Transgender Athlete Chelsea Wolfe Says Goal Is To 'Burn a US Flag' at Olympic Podium

Chelsea Wolfe, a transgender BMX Freestyle rider, said in a since-deleted Facebook post that her goal was to "burn a US flag" at the Olympic podium, Fox News reported on Monday.

Wolfe previously qualified as an alternate for the U.S. Olympic team at the upcoming Tokyo Olympics.

In her March 25, 2020, social media post, Wolfe reportedly wrote, "My goal is to win the Olympics so I can burn a US flag on the podium. This is what they focus on during a pandemic. Hurting trans children."

The deleted post also included a link to a story about former President Donald Trump's stance on transgender athletes in sports.

Wolfe, who identifies as a transgender female, spoke to Fox News on Monday to explain her deleted post from March and said, "Anyone who thinks that I don't care about the United States is sorely mistaken."

"One of the reasons why I work so hard to represent the United States in international competition is to show the world that this country has morals and values, that it's not all of the bad things that we're known for," Wolfe told Fox News. "I take a stand against fascism because I care about this country and I'm not going to let it fall into the hands of fascists after so many people have fought and sacrificed to prevent fascism from taking hold abroad. As a citizen who wants to be proud of my home country, I'm sure as hell not going to let it take hold here."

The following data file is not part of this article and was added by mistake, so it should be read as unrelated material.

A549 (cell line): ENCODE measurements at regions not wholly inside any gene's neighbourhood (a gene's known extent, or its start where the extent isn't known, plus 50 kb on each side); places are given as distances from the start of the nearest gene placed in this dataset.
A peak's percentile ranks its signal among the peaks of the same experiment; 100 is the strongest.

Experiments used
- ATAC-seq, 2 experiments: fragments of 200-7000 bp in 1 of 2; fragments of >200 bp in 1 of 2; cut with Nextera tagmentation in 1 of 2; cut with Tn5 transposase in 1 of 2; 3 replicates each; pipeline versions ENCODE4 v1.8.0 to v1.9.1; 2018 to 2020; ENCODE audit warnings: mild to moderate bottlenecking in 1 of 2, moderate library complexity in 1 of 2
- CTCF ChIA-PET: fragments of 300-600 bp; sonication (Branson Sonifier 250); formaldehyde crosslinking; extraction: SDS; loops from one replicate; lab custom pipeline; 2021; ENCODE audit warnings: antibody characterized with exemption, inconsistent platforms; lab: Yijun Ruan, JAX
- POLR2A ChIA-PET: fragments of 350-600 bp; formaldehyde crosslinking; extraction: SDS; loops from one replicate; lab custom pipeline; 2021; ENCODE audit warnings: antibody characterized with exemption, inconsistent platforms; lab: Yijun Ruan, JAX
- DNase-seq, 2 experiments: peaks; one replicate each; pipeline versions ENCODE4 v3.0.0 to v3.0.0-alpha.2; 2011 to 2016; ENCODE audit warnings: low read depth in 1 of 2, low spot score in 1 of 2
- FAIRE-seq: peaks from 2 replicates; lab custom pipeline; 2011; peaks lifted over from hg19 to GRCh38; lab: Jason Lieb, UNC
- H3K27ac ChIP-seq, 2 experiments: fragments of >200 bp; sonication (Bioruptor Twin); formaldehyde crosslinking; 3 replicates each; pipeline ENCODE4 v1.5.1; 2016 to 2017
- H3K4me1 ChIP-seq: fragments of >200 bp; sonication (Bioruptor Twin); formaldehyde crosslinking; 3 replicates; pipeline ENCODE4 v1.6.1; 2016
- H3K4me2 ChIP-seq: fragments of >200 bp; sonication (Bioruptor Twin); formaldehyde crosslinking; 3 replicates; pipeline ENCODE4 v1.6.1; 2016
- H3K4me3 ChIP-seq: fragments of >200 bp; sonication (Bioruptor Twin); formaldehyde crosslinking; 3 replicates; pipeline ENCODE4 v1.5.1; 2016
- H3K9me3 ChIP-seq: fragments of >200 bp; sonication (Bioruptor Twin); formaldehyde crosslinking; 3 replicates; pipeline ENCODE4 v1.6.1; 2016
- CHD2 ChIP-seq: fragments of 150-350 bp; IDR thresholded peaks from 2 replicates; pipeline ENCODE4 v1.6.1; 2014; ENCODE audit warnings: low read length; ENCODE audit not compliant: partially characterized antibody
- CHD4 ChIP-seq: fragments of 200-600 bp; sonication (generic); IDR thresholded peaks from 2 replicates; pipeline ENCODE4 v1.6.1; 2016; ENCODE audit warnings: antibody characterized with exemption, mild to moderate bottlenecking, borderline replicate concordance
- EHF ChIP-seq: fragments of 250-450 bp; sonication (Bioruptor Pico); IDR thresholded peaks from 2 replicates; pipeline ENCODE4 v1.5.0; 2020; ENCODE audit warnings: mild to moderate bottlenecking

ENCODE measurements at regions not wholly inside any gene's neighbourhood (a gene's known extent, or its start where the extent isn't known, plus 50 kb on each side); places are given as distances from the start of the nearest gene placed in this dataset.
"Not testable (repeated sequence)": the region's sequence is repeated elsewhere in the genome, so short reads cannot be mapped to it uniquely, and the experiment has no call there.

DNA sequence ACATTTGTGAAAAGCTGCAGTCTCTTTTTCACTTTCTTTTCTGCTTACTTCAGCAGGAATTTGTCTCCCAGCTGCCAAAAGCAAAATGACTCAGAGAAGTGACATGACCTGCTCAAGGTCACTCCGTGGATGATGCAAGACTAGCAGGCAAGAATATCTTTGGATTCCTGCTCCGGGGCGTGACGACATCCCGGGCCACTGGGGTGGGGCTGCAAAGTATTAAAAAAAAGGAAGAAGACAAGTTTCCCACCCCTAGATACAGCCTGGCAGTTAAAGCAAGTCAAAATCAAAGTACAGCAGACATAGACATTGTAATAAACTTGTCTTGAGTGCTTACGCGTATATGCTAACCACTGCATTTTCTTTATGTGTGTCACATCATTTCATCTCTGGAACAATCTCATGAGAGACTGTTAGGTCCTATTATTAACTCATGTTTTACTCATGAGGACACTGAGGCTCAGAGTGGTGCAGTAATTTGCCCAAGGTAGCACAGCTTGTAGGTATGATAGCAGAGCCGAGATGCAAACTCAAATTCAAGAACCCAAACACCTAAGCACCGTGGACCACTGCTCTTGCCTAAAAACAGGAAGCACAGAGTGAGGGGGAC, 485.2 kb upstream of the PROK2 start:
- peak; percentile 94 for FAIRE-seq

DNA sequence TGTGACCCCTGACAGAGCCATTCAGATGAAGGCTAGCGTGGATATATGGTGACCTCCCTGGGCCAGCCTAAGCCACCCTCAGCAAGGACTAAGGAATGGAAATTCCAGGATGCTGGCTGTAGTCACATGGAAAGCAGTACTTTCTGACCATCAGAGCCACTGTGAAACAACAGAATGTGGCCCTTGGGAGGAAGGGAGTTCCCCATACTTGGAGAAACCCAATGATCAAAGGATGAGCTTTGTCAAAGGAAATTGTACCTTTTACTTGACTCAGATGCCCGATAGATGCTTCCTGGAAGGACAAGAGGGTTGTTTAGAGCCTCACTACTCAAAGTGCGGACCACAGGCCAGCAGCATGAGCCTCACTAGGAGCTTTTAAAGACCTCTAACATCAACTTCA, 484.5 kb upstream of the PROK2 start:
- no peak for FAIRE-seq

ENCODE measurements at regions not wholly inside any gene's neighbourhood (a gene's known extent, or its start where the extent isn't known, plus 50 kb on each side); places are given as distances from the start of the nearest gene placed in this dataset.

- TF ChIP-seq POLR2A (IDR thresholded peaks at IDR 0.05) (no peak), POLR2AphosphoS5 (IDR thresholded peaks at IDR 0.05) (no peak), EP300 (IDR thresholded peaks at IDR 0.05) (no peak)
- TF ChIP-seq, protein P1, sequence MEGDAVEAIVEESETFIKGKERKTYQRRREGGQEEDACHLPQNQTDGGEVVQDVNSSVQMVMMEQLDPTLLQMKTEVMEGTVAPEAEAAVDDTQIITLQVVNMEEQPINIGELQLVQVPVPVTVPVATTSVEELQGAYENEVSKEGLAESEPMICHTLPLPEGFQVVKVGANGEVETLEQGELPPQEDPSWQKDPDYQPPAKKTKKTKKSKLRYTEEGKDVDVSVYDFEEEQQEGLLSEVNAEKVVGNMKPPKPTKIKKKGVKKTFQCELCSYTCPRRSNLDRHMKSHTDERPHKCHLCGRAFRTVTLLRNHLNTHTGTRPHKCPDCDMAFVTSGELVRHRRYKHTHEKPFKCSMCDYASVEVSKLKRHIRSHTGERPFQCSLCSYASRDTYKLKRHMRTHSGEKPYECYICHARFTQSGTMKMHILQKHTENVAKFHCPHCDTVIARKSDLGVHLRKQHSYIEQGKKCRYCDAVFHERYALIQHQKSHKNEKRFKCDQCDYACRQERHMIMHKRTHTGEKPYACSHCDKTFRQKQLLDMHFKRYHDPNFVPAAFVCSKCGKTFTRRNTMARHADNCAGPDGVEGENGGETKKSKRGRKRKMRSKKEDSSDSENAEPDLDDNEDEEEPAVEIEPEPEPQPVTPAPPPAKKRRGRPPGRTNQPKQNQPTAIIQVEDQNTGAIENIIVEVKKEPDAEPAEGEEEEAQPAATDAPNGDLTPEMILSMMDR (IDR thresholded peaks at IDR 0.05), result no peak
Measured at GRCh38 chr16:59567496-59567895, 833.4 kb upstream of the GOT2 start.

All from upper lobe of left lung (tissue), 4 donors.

Newsweek reached out to the USA Cycling Team for comment from Wolfe but did not receive a response in time for publication.

The International Olympic Committee (IOC) previously published a policy for transgender athletes that transitioned from male to female, allowing them to compete in female sports. One aspect of the policy states that the athlete must declare their gender identity and they also must show that their testosterone levels are below a certain threshold, a year prior to competition.

"The overriding sporting objective is and remains the guarantee of fair competition," part of the IOC policy states.

Prior to her comments to Fox News, Wolfe published an Instagram post where she wrote, "I searched for so long trying to find out if there had ever been a professional trans bmx rider to show me that who I am would be okay and unfortunately I found no one."

The Olympic rings are seen at the Odaiba waterfront in Tokyo on June 3, 2021. Kazuhiro Nogi/Getty

On Monday, New Zealand weightlifter Laurel Hubbard became the first transgender athlete to qualify for the Olympics.